Primitive conditions push the epi-aid team to the breaking point. In Zaire in 1976, "we always had radios that didn't work," recalls Johnson. "Any time it mined - and that was every afternoon -- the phones [in Kinshasa, their base of operations] shorted out." The sheer terror that mysterious new viruses inspire also hampers the epi-aid team. Johnson was forever persuading pilots to ferry his team into or out of the epidemic region. And when virologist Don Francis, investigating the Sudan strain of Ebola in 1976, chartered a plane in Nairobi, "the people there said they'd burn it if it came back," he recalls.

Once they find pilots to fly them to the outbreak, the doctors take blood and tissue samples from disease victims. USAMRIID's Aeromedical Isolation Teams whisk infected Americans -- usually soldiers -- back to the "Slammer," a two-bed maximum-isolation ward at Fort Detrick, where doctors take Lysol showers after checking to see if their medevaced patients are still alive. The blood and tissue samples get pigeoned out to any of the world's six biosafety level 4 (BL-4) labs, facilities that can handle the deadliest viruses. With electron microscopy, a sample of blood is examined for the presence of a new or known virus. The viruses are so deadly that scientists have to work in the equivalent of spacesuits. "I'm the thickness of a glove away from certain disease and possible death at any point," says USAMRIID's Peter Jahrling. "From time to time, I get a reality check and ask myself, 'What the hell am I doing this for?'"

Just when environmental destruction and human mobility threaten to unleash ever more new viruses, the ranks of the disease cowboys are dwindling, says Jim Meegan, a virologist at the National Institutes of Health. With budget cuts, there are now only four epidemiologists in CDC's pathogen group, the core of the epi-raiders. A shrinking defense budget has cost USAMRIID a third of its staff since the 1980s. WHO has few resources of its own--it has to tap outside virologists--and can be slow to recognize an emerging virus. (As one scientist says in "The Coming Plague," "By the time WHO realized there was an AIDS epidemic it already existed on four continents.") "It's a very lean front line separating mankind from the emerging viruses," says Francis, now at the biotech firm Genentech. "Almost everyone has run away. Except for the viruses."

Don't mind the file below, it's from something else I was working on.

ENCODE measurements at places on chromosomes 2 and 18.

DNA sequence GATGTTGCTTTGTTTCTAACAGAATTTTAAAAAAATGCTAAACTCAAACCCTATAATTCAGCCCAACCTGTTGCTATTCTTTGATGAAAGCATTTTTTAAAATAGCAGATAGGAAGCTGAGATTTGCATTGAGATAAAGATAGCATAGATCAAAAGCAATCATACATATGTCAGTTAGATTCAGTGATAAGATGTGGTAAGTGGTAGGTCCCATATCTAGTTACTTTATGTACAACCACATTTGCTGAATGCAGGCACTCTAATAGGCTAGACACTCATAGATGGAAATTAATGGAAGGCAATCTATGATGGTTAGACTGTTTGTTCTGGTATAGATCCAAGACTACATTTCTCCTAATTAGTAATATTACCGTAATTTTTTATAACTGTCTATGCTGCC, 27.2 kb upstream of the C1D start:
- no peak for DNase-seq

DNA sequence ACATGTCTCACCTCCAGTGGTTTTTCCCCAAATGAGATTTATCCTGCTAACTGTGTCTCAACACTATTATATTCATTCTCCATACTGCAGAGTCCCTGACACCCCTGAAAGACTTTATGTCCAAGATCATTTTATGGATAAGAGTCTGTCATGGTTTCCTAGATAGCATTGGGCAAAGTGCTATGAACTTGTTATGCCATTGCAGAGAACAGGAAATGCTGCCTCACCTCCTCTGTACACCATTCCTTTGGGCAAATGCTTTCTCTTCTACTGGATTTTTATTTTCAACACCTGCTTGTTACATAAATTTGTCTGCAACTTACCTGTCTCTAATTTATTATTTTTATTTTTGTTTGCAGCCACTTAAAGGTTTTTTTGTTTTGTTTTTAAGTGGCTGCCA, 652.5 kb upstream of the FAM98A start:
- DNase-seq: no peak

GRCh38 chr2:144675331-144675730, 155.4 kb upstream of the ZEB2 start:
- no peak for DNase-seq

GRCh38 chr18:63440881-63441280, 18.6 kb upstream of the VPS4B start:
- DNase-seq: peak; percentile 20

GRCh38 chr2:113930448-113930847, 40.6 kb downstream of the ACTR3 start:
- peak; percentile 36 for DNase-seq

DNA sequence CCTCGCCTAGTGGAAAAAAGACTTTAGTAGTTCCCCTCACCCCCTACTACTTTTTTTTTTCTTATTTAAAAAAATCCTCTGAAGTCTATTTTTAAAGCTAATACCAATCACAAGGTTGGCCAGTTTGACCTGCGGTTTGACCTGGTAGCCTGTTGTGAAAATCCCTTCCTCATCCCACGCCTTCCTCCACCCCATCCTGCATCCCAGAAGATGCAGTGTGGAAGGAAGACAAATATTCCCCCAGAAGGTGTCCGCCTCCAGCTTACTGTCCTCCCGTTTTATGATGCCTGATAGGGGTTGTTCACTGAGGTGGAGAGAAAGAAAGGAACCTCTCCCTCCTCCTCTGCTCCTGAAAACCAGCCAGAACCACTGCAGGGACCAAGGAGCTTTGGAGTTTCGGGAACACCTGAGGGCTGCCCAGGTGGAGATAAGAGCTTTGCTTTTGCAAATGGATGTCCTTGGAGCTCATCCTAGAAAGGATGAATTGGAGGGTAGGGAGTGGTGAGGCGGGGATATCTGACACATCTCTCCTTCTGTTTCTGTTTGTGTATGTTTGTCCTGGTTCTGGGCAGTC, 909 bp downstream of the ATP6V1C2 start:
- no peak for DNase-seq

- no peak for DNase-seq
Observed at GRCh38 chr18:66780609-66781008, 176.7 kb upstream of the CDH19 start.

The "Black Death" killed a full quarter of Europe's population during the 18th and 14th centuries.

Millions died in Asia during the Dark and Middle Ages, Still resistant to all antibiotics.

In 1764, nearly one 10th of the Swedish population succumbed.

More than 3 million Russians were killed during World War I.

During the winter of 191819, an estimated 20 million people worldwide died.

A virus consists of a shell of proteins surrounding genetic material. Viruses make their hosts sick by redirecting cellular machinery to produce more viruses.

1. The virus attaches to the host cell. The entire virus may enter the cell or it may simply inject its genetic material, or genome.

2. The viral genome uses teh host cell's machinery to replicate again and again.

3. Each new copy of the genome directs the cell to make it a protein shell.

4. The new viruses emergency from the host cell capable of infecting other cells. In the process, the first cell is often destroyed.

SOURCE: AMERICAN MEDICAL ASSOC. ENCYCLOPEDIA OF MEDICINE